Below is a poem by Rumi that I find incredibly powerful.
So a little back story first. Lately I’ve had a number of patients and friends share that they are afraid to put their thoughts and emotions into form, out of fear that they would manifest the very thoughts they were trying to avoid and get rid. The prevalence of this thinking seems to be high and I would like to venture to another possibility, another way of living with our emotions, one that embraces them, and sheds light on them so that they can be seen for what they truly are.
What I’ve learned with emotions, is that if we suppress one, we suppress all of them. There is no selective choosing. Which sucks. I admit. It is not comfortable to experience some of the tougher emotions like sadness and despair. The tendency is to fight them and to lock them away, like some tyrannical terrorist. Happiness though, well…that is a much more favorable emotion to experience. Interestingly enough, we probably try to lock away happiness as well. Either way, it seems like many us need some support with knowing how to navigate the deeper seas of our emotions.
To start, I am firm believer in the power of our thoughts and words. To a large extent, they shape our perception of reality. So I can understand when people have some fear around putting their thoughts into words, like in journaling. The last thing someone wants to do when they are depressed, is talking about how depressed they feel. I think deep down, people are afraid of going down the rabbit hole and never finding their way out.
Expressing our emotions and feeling them is one thing, but indulging in them is another. The point is not to retraumatize our selves. The point is to help us to heal. One of my teachers always says, “Feeling is healing.” As corny as it may sound, I believe it to be true. So I guess the trick is, how does someone feel their emotion, without feeling like they are going to morph into that emotion forever? While there is a lot here that can be discussed, as it is not always simple, a few things come to mind for now.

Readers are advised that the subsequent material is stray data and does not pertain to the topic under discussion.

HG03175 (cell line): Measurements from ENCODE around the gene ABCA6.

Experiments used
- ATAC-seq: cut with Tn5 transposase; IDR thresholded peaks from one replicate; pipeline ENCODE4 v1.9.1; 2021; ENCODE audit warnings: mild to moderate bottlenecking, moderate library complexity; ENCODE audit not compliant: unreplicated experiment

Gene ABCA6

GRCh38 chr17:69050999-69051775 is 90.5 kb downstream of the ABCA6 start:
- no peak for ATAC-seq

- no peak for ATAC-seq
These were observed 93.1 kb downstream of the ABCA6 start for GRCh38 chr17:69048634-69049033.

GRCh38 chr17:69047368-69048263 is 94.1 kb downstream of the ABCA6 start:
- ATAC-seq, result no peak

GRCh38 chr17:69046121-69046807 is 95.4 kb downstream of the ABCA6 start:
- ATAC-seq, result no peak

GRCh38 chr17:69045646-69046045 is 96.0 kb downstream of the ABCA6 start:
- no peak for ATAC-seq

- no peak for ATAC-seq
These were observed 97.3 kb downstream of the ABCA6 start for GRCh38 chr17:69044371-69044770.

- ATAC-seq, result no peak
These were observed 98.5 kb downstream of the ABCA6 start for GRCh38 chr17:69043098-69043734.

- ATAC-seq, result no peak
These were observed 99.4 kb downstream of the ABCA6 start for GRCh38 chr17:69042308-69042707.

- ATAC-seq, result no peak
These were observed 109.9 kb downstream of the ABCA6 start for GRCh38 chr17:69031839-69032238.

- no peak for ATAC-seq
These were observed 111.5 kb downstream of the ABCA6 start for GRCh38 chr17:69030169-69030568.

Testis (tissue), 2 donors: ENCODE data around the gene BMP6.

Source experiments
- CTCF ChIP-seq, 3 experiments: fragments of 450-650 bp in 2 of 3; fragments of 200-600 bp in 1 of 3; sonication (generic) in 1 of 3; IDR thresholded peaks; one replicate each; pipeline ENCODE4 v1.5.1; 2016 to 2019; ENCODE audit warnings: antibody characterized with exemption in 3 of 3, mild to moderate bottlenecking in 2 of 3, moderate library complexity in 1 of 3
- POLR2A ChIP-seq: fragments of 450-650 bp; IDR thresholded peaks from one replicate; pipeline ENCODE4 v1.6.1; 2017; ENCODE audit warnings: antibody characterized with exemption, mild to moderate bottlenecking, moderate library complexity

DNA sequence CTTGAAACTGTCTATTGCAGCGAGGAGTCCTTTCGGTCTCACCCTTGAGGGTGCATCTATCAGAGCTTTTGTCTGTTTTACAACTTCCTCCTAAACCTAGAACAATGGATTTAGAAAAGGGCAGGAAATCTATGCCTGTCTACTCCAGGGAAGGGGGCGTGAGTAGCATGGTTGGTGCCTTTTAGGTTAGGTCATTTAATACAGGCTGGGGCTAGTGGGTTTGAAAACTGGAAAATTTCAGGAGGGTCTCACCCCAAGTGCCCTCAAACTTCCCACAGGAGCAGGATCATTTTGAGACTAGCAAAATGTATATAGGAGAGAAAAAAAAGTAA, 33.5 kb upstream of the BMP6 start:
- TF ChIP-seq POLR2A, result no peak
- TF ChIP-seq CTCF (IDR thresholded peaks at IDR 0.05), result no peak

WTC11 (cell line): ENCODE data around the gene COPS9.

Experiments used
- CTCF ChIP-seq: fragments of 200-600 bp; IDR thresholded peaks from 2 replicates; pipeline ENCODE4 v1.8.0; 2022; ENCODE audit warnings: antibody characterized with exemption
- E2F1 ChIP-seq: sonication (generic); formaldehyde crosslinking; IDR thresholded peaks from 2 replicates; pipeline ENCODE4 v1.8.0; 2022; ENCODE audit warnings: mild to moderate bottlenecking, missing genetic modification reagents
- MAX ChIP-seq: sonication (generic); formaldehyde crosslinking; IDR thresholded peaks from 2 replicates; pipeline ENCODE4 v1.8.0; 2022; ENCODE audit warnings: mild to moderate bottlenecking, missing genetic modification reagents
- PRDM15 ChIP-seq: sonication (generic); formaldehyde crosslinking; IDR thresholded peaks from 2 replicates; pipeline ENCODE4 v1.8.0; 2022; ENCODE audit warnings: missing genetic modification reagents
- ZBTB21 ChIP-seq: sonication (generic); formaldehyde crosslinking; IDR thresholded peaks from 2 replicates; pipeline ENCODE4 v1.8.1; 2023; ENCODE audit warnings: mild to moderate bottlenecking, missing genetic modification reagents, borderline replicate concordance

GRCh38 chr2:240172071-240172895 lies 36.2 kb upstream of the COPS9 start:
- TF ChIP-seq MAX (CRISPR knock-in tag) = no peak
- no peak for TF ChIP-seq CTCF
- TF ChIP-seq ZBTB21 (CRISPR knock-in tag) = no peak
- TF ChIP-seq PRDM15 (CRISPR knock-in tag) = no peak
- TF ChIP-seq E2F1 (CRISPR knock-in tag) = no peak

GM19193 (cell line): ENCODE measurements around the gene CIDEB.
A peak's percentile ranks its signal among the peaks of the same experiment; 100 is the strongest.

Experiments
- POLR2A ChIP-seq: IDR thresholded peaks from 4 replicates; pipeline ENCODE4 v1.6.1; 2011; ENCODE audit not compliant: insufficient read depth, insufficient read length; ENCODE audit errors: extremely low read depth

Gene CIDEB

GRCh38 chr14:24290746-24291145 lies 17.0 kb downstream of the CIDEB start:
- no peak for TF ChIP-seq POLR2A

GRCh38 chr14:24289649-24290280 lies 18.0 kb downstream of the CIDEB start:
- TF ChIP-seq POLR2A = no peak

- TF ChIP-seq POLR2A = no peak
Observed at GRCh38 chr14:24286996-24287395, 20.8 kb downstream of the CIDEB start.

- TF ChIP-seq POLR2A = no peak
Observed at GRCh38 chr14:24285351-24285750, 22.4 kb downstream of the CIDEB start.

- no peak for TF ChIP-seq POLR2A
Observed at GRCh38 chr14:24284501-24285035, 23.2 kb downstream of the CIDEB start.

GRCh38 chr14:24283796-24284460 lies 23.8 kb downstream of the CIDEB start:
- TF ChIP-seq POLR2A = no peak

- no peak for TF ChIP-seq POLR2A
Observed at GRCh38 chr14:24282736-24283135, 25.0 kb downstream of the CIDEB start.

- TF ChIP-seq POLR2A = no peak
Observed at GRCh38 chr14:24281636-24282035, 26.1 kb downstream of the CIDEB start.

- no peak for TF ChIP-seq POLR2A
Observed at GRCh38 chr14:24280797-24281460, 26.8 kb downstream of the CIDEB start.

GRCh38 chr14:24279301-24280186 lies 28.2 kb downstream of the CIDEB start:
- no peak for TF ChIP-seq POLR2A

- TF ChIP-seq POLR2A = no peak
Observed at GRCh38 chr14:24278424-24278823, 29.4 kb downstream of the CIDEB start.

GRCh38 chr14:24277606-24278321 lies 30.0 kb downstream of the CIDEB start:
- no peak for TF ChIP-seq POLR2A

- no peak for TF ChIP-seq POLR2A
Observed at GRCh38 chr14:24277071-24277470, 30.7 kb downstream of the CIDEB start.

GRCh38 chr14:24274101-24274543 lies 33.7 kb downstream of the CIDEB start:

Some time back I learned a great analogy about how the neurons in our brain make strong synapses or connections. It goes like this: Imagine you are in a field of tall grass and you would like to get to another location in the field, but the only way you can get there is by walking, with no help of other tools. Well initially, as you can imagine, it would take some time to create a path. But if you continue on the same path, the grass begins to lie closer to the Earth, and the path becomes much pronounced. So much so that overtime, that you can now run down the path unimpeded, getting to the other side much quicker and with little exertion.
We can look at this analogy in a few ways. I think it is a helpful model to understand how we learn, as well as what it takes to rewire something different in our brain. If a trauma has occurred in our life, I do not think it is helpful to revisit the same path over and over and over in the same way, as the path become more pronounced. Neither is it healing to completely avoid the path and convince our self that it does not exist.
There is an honoring, embrace, and respect for these parts of our self, that Rumi speaks so beautifully of in the Guest House. What would it feel like to unconditionally love and embrace all unexpected visitors, in this guest house of being human?
This being human is a guest house.
Every morning a new arrival.
A joy, a depression, a meanness,
some momentary awareness comes
as an unexpected visitor.
Welcome and entertain them all!
Even if they are a crowd of sorrows,
who violently sweep your house
empty of its furniture,
still, treat each guest honorably.
He may be clearing you out
for some new delight.
The dark thought, the shame, the malice.
meet them at the door laughing and invite them in.
Be grateful for whatever comes.
because each has been sent
as a guide from beyond.”